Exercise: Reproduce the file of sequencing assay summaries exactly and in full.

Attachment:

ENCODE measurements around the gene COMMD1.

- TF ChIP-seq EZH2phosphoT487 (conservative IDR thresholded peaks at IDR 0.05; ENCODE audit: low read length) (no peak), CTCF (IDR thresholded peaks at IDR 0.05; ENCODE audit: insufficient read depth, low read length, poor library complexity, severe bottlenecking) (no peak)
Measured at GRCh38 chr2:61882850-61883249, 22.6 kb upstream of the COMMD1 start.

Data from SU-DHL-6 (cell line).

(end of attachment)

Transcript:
ENCODE measurements around the gene COMMD1.

- TF ChIP-seq EZH2phosphoT487 (conservative IDR thresholded peaks at IDR 0.05; ENCODE audit: low read length) (no peak), CTCF (IDR thresholded peaks at IDR 0.05; ENCODE audit: insufficient read depth, low read length, poor library complexity, severe bottlenecking) (no peak)
Measured at GRCh38 chr2:61882850-61883249, 22.6 kb upstream of the COMMD1 start.

Data from SU-DHL-6 (cell line).